Groneman said the NYFD changed the work shifts to 24-hours-on, 24-hours-off, in this disaster; and he split his team to send two men back to the firehouse. But after they left, he felt light-headed and walked into an aid station “for another shot of oxygen.” There were generators running, everywhere; and all kinds of other equipment around them.

“The doctor asked me if my face was always that red. I couldn’t see it, but I told him no. And he checked me out and said I had carbon monoxide poisoning. He said if I stayed on the rubble pile any longer, I’d die.”

Groneman said he found a bus to return to the command post, and then to his firehouse to shower and check his gear. Then finally he returned to his home about five miles outside the city.

“The streets were absolutely deserted. I had never seen them that way, even in the worst blizzards,” Groneman said.

He returned to his firehouse 20 hours later, not officially on duty. But he worked with his battalion chief on lists of the dead and missing.

“Luckily a lot of them turned up in hospitals, but that list had 343 names on it.”

Groneman’s Engine Company 308 officially had three lieutenants, 25 firefighters and a battalion office in the firehouse.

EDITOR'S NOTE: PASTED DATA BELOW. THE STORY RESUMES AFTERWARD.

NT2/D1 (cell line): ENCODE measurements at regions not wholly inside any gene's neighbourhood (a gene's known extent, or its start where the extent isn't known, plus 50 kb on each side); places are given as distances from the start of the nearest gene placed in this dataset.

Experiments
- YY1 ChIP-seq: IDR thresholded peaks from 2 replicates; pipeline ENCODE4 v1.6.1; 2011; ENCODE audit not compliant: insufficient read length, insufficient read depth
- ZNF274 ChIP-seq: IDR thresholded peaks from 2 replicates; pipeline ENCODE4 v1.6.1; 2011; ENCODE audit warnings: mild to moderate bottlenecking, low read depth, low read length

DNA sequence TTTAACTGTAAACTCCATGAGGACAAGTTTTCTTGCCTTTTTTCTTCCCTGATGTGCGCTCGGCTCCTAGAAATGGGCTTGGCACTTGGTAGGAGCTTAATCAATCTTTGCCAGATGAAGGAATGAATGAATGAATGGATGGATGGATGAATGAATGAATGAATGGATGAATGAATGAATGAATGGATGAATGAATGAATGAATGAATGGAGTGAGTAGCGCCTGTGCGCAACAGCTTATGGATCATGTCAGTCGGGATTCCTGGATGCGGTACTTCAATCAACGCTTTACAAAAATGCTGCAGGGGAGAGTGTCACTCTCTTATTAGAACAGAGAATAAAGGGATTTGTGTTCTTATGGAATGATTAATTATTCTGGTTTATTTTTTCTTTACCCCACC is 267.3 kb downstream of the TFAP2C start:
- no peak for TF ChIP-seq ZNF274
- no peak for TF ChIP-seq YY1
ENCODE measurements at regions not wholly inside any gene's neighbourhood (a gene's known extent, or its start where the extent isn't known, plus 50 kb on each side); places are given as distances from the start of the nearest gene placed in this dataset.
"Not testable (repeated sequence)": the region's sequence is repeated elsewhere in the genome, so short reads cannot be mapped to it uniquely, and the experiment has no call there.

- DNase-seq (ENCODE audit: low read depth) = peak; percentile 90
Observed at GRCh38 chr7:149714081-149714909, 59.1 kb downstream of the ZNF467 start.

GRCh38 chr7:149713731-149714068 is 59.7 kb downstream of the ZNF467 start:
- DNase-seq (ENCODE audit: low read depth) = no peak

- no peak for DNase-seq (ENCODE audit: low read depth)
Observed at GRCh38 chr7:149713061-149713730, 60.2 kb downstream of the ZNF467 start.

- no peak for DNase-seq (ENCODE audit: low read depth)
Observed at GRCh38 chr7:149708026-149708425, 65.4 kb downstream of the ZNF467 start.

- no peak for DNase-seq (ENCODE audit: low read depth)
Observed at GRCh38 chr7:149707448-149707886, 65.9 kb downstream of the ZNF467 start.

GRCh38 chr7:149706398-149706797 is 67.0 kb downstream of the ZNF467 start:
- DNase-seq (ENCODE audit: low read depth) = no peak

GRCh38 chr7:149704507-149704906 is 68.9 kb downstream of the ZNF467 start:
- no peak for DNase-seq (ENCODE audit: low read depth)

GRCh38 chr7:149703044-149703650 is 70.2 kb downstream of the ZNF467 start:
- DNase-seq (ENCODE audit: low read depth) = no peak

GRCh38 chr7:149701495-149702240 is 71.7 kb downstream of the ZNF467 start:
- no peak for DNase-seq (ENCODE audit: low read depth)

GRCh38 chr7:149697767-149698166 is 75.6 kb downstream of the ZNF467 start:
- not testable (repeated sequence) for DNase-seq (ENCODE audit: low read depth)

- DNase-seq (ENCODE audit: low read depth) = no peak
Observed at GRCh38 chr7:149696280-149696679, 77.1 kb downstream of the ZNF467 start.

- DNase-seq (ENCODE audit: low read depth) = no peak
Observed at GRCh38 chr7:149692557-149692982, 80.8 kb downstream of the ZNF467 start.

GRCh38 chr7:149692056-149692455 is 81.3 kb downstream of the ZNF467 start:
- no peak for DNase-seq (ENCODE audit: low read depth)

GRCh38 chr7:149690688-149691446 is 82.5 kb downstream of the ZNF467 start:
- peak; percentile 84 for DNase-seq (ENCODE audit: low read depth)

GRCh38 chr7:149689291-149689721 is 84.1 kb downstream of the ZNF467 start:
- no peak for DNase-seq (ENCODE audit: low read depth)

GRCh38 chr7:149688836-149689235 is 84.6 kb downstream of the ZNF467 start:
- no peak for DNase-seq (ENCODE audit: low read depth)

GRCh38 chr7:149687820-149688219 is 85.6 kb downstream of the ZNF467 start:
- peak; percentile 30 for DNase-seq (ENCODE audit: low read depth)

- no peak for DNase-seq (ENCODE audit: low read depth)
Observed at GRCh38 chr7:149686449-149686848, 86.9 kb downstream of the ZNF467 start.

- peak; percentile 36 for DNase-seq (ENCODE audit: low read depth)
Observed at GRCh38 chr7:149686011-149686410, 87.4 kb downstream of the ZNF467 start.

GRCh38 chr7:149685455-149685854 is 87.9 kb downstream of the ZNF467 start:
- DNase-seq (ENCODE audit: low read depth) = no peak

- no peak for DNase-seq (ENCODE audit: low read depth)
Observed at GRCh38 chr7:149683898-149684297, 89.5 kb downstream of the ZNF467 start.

He said by Sept. 17, 2001, he returned to 10-hour shifts, including two dozen 10-hour night shifts.

“There were long lines of guys on the rubble. And at first, we were removing pieces of it in 5-gallon plastic buckets,” Groneman said.

“Two weeks after that, it was not rescue, but a recovery operation, and the people on the site were looking for human remains. One painful thing in one last week was, a guy we knew had gotten promoted to captain, before the attack. I was there the night they found his body. We helped form an honor guard for him on the street.”

He said at the Command Post they heard many crazy rumors. But one of the unbelievable things for Groneman was to think all that rubble used to be office buildings; and yet there were no signs in the rubble that said that.

The only two things he saw were a single wheel off an office chair on the pavement; and on a street nearby, an office chair seat impaled, upright, on a damaged sign post.

Does he think we’ve learned anything, as a country, from this disaster?

“No. I feel betrayed for the whole country. And I still have anxiety sometimes. How can I protect myself?”

He left NYFD with a Rescuer’s Medal, one of three kinds given out after the attacks. The others were “Survivor’s Medals” and “Campaign Medals.”

The only physical reminder he kept is a large, heavy structural steel bolt he found on a street where hundreds had fallen – a thick six-sided head and shaft more than 1 inch thick that the force of a building collapse literally sheared off at about 7 inches long.

Move to Texas

Groneman retired from NYFD on Feb. 28, 2002; and moved to Texas in August ‘02.

“I went back to New York to visit, on the first, fifth, 10th and 15th anniversaries.”